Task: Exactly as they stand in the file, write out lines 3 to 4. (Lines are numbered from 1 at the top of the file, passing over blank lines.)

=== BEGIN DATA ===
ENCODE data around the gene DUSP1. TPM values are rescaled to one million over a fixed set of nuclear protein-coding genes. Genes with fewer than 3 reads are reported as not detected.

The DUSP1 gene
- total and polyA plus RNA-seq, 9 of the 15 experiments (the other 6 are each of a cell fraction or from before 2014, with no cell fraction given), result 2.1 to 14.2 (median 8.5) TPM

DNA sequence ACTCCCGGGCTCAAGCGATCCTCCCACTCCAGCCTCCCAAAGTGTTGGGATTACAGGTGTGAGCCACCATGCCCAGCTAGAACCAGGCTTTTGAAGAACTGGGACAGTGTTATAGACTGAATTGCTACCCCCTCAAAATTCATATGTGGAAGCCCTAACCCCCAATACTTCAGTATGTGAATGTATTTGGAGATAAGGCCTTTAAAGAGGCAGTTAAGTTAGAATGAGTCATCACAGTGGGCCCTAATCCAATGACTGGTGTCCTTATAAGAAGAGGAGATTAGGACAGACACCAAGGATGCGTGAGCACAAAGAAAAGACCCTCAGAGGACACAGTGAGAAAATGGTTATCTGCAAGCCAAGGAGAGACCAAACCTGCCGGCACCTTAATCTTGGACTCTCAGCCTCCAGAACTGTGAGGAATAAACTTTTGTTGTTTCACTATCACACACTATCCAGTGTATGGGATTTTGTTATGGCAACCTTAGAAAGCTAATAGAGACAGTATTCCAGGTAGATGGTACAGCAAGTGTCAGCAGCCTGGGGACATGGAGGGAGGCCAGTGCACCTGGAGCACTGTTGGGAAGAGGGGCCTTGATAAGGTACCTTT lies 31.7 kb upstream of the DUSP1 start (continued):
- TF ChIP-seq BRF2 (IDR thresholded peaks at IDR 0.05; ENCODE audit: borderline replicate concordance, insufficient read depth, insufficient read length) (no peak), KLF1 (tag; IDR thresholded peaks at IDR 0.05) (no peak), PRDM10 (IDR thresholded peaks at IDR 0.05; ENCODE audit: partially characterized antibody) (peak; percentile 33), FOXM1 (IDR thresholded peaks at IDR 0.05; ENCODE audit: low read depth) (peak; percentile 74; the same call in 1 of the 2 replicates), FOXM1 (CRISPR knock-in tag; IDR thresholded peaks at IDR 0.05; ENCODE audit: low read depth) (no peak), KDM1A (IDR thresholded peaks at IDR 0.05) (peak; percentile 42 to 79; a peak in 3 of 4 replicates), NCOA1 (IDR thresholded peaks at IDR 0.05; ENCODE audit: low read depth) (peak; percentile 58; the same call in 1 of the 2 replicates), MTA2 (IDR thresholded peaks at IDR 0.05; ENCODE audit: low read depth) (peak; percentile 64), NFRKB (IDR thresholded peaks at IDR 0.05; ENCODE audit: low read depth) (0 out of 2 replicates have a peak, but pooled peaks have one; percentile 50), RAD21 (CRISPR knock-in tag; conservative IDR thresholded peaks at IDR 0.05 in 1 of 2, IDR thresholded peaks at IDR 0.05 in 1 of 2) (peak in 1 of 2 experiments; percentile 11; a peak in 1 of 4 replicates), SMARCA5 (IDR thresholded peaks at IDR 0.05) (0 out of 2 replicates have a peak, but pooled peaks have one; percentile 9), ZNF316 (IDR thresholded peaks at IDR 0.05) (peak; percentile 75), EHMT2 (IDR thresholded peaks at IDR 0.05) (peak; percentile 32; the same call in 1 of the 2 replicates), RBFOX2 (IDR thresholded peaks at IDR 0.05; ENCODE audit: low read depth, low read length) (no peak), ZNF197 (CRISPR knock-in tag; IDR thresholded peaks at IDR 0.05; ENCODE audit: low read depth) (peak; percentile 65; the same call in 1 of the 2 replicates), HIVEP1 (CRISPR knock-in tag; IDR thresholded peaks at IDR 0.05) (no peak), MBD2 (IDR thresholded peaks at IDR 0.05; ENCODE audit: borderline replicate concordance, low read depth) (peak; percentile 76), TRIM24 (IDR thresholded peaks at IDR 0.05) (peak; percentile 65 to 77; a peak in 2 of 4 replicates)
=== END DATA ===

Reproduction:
- total and polyA plus RNA-seq, 9 of the 15 experiments (the other 6 are each of a cell fraction or from before 2014, with no cell fraction given), result 2.1 to 14.2 (median 8.5) TPM

DNA sequence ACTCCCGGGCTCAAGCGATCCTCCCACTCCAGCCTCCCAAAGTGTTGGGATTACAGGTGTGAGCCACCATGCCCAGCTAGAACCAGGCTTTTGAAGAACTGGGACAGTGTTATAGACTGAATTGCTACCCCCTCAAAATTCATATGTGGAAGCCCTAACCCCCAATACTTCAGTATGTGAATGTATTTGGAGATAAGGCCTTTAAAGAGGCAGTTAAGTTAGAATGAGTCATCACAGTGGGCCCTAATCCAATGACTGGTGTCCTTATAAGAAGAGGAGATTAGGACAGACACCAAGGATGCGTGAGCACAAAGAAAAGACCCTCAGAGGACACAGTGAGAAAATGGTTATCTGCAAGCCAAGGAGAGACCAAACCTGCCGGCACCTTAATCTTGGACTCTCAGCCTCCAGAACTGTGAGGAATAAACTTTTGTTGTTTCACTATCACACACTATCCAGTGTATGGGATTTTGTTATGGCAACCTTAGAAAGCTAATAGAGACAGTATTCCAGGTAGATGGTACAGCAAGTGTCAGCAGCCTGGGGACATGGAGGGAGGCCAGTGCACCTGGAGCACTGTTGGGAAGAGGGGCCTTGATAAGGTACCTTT lies 31.7 kb upstream of the DUSP1 start (continued):